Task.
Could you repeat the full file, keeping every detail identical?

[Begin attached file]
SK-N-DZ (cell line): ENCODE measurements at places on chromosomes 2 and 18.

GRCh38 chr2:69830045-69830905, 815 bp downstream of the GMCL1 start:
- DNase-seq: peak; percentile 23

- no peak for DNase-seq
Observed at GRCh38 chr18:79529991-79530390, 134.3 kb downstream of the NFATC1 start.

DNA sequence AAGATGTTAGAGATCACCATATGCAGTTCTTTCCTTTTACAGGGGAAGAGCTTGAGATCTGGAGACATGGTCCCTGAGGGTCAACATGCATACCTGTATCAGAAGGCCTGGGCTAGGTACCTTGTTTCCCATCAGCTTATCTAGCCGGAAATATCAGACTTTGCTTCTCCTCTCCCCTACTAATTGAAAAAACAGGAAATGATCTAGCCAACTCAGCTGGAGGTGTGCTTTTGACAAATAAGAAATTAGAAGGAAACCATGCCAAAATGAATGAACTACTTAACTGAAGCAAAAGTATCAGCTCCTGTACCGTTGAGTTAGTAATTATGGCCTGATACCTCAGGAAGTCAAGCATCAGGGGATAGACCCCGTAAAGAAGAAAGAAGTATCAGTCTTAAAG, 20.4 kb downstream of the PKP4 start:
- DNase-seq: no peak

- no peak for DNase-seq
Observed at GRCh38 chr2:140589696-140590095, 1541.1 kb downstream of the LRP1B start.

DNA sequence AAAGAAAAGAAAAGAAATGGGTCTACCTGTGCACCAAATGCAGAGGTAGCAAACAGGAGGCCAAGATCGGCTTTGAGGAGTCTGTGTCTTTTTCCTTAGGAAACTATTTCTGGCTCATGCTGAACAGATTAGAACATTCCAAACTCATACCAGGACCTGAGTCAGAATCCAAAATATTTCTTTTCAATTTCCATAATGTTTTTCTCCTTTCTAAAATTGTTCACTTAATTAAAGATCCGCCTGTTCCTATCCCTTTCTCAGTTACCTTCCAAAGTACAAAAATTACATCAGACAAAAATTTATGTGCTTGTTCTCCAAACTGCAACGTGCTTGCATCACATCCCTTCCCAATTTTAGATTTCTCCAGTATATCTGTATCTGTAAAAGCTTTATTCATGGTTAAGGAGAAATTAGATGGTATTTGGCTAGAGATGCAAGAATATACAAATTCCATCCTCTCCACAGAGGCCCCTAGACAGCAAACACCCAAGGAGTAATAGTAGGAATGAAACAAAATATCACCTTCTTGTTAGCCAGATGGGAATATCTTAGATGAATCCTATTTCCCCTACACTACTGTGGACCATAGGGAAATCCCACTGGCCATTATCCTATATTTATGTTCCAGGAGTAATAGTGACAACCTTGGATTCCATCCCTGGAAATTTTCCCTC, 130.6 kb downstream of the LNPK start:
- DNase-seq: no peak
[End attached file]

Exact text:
SK-N-DZ (cell line): ENCODE measurements at places on chromosomes 2 and 18.

GRCh38 chr2:69830045-69830905, 815 bp downstream of the GMCL1 start:
- DNase-seq: peak; percentile 23

- no peak for DNase-seq
Observed at GRCh38 chr18:79529991-79530390, 134.3 kb downstream of the NFATC1 start.

DNA sequence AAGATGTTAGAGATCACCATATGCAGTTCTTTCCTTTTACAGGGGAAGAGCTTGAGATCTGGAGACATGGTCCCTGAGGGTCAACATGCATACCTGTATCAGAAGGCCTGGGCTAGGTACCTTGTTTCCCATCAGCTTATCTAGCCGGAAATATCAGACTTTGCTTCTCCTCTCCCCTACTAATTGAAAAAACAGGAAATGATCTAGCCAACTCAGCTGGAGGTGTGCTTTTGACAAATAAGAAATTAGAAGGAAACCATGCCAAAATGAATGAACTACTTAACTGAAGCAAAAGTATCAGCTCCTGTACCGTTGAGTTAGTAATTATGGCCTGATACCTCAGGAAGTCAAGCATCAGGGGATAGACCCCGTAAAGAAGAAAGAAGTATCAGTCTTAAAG, 20.4 kb downstream of the PKP4 start:
- DNase-seq: no peak

- no peak for DNase-seq
Observed at GRCh38 chr2:140589696-140590095, 1541.1 kb downstream of the LRP1B start.

DNA sequence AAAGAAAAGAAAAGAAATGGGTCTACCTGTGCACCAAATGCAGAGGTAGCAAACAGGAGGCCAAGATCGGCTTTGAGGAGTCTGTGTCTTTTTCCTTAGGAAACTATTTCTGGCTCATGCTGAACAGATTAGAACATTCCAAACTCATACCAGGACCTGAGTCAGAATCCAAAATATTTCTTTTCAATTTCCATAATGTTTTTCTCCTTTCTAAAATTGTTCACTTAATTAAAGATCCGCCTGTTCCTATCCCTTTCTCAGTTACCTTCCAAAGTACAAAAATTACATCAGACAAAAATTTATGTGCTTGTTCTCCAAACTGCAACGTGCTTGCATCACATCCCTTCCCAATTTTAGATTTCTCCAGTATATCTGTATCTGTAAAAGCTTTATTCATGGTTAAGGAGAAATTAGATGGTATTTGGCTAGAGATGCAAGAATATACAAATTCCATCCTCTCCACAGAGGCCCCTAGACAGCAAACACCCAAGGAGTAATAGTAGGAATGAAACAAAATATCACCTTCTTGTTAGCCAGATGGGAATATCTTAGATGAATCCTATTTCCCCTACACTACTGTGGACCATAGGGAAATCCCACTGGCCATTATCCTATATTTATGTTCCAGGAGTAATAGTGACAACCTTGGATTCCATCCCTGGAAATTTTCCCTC, 130.6 kb downstream of the LNPK start:
- DNase-seq: no peak